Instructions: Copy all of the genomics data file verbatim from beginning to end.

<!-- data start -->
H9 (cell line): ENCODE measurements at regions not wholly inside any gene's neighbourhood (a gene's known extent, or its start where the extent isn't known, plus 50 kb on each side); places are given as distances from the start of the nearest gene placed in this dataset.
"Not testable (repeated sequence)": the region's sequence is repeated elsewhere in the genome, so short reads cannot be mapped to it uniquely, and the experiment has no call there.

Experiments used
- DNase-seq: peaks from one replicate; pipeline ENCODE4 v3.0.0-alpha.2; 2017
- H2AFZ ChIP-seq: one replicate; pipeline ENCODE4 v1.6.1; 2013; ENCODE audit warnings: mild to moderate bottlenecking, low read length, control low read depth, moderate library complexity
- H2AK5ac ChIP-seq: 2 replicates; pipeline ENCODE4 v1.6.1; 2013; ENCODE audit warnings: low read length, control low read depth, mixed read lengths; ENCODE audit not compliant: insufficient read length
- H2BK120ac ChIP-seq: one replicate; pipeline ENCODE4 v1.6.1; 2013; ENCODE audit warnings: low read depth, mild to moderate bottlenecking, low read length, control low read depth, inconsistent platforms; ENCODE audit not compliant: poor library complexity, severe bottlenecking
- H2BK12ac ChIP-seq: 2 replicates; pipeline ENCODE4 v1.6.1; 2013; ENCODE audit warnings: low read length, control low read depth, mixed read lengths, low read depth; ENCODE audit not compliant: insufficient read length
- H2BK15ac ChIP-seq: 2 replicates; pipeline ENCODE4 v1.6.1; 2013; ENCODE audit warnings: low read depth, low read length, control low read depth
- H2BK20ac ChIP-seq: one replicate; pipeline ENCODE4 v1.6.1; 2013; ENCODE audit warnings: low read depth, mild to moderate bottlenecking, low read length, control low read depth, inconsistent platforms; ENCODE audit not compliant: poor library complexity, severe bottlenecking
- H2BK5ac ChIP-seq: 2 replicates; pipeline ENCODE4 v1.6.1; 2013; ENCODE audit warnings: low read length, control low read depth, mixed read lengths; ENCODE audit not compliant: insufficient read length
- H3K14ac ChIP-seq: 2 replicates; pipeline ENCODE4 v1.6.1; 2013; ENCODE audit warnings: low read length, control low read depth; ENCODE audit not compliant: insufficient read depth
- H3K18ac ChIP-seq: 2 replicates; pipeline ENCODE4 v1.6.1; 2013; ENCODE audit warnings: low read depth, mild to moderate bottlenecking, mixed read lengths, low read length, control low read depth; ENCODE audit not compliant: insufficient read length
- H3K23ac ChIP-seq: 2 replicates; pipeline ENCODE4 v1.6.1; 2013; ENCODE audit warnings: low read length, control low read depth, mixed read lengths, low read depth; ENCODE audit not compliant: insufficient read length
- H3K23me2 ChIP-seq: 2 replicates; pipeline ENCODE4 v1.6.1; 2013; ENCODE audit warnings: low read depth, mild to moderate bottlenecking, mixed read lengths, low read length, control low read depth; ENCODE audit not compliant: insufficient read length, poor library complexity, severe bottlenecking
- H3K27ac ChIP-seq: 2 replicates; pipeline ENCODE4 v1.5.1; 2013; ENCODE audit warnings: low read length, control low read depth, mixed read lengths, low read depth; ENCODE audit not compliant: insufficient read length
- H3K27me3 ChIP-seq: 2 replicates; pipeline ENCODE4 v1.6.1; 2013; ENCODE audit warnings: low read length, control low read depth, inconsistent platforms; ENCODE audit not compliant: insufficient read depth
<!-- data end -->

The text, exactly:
H9 (cell line): ENCODE measurements at regions not wholly inside any gene's neighbourhood (a gene's known extent, or its start where the extent isn't known, plus 50 kb on each side); places are given as distances from the start of the nearest gene placed in this dataset.
"Not testable (repeated sequence)": the region's sequence is repeated elsewhere in the genome, so short reads cannot be mapped to it uniquely, and the experiment has no call there.

Experiments used
- DNase-seq: peaks from one replicate; pipeline ENCODE4 v3.0.0-alpha.2; 2017
- H2AFZ ChIP-seq: one replicate; pipeline ENCODE4 v1.6.1; 2013; ENCODE audit warnings: mild to moderate bottlenecking, low read length, control low read depth, moderate library complexity
- H2AK5ac ChIP-seq: 2 replicates; pipeline ENCODE4 v1.6.1; 2013; ENCODE audit warnings: low read length, control low read depth, mixed read lengths; ENCODE audit not compliant: insufficient read length
- H2BK120ac ChIP-seq: one replicate; pipeline ENCODE4 v1.6.1; 2013; ENCODE audit warnings: low read depth, mild to moderate bottlenecking, low read length, control low read depth, inconsistent platforms; ENCODE audit not compliant: poor library complexity, severe bottlenecking
- H2BK12ac ChIP-seq: 2 replicates; pipeline ENCODE4 v1.6.1; 2013; ENCODE audit warnings: low read length, control low read depth, mixed read lengths, low read depth; ENCODE audit not compliant: insufficient read length
- H2BK15ac ChIP-seq: 2 replicates; pipeline ENCODE4 v1.6.1; 2013; ENCODE audit warnings: low read depth, low read length, control low read depth
- H2BK20ac ChIP-seq: one replicate; pipeline ENCODE4 v1.6.1; 2013; ENCODE audit warnings: low read depth, mild to moderate bottlenecking, low read length, control low read depth, inconsistent platforms; ENCODE audit not compliant: poor library complexity, severe bottlenecking
- H2BK5ac ChIP-seq: 2 replicates; pipeline ENCODE4 v1.6.1; 2013; ENCODE audit warnings: low read length, control low read depth, mixed read lengths; ENCODE audit not compliant: insufficient read length
- H3K14ac ChIP-seq: 2 replicates; pipeline ENCODE4 v1.6.1; 2013; ENCODE audit warnings: low read length, control low read depth; ENCODE audit not compliant: insufficient read depth
- H3K18ac ChIP-seq: 2 replicates; pipeline ENCODE4 v1.6.1; 2013; ENCODE audit warnings: low read depth, mild to moderate bottlenecking, mixed read lengths, low read length, control low read depth; ENCODE audit not compliant: insufficient read length
- H3K23ac ChIP-seq: 2 replicates; pipeline ENCODE4 v1.6.1; 2013; ENCODE audit warnings: low read length, control low read depth, mixed read lengths, low read depth; ENCODE audit not compliant: insufficient read length
- H3K23me2 ChIP-seq: 2 replicates; pipeline ENCODE4 v1.6.1; 2013; ENCODE audit warnings: low read depth, mild to moderate bottlenecking, mixed read lengths, low read length, control low read depth; ENCODE audit not compliant: insufficient read length, poor library complexity, severe bottlenecking
- H3K27ac ChIP-seq: 2 replicates; pipeline ENCODE4 v1.5.1; 2013; ENCODE audit warnings: low read length, control low read depth, mixed read lengths, low read depth; ENCODE audit not compliant: insufficient read length
- H3K27me3 ChIP-seq: 2 replicates; pipeline ENCODE4 v1.6.1; 2013; ENCODE audit warnings: low read length, control low read depth, inconsistent platforms; ENCODE audit not compliant: insufficient read depth